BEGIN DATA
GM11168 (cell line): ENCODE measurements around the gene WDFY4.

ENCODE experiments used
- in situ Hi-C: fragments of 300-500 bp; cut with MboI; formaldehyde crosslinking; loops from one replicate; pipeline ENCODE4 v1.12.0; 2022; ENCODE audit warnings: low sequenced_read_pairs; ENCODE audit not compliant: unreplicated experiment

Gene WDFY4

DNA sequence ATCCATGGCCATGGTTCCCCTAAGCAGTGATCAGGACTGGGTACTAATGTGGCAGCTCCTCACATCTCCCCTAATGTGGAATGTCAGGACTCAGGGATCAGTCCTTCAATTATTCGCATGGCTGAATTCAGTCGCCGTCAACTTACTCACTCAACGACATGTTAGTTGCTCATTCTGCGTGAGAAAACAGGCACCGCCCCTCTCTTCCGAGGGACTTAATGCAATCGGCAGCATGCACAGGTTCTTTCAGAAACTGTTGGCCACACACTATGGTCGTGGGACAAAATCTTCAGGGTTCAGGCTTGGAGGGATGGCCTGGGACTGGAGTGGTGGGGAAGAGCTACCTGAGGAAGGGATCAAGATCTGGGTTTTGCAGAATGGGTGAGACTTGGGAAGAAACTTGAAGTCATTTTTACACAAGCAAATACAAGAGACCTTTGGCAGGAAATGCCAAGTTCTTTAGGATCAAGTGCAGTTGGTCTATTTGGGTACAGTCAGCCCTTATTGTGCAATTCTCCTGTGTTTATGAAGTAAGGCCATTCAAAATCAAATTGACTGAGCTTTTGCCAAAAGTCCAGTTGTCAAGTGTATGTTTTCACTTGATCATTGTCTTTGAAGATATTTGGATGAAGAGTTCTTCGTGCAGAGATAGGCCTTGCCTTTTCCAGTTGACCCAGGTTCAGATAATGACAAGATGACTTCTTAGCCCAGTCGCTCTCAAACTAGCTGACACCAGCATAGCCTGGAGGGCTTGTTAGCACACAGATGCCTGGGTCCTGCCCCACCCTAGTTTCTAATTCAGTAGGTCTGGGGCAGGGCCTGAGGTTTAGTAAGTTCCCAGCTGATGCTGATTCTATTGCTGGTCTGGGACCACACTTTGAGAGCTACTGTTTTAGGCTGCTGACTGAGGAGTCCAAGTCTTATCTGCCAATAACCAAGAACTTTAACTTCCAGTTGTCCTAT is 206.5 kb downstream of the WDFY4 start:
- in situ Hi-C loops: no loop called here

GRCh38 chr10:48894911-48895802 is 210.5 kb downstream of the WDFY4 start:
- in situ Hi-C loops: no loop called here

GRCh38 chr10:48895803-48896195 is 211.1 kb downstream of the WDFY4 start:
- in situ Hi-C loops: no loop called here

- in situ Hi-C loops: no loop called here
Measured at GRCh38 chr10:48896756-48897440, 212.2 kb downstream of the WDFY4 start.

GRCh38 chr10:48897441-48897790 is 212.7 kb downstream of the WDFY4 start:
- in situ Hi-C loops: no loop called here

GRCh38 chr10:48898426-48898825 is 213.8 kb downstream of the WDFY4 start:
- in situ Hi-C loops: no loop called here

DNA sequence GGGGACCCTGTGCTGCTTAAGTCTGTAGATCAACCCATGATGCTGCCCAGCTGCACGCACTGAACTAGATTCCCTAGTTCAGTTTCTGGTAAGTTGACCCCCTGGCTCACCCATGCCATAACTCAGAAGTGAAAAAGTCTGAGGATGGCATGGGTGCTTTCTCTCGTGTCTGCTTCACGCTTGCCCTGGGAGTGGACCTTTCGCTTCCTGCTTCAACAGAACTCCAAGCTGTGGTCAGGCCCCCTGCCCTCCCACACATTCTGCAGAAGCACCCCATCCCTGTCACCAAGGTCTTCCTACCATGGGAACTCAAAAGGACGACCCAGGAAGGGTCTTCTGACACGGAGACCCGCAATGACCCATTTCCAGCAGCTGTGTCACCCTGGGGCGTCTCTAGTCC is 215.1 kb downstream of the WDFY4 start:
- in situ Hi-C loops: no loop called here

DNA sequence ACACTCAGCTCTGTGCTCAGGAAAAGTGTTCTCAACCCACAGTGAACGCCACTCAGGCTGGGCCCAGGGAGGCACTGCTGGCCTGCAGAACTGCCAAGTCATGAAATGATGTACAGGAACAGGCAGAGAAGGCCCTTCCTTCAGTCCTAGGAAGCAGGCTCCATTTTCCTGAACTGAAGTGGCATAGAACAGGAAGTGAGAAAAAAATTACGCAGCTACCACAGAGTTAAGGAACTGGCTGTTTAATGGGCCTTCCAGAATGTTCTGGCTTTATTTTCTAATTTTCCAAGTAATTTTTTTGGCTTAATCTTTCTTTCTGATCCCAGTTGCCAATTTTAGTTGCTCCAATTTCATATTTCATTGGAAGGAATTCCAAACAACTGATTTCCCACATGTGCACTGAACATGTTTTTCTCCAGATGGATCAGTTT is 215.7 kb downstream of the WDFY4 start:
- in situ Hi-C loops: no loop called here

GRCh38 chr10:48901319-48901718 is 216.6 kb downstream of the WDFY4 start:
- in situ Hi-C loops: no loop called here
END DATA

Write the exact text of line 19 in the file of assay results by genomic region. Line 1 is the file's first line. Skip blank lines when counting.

DNA sequence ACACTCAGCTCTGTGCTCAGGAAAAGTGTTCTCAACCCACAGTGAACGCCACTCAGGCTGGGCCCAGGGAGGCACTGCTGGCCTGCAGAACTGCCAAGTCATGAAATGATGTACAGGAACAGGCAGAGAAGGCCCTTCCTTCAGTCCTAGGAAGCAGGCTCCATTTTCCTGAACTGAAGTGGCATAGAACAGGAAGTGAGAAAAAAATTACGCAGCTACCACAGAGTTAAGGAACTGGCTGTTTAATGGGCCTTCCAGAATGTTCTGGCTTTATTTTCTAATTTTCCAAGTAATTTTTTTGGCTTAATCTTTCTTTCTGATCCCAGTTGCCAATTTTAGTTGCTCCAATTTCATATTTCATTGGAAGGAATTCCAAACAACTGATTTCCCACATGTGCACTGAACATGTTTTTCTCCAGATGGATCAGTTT is 215.7 kb downstream of the WDFY4 start: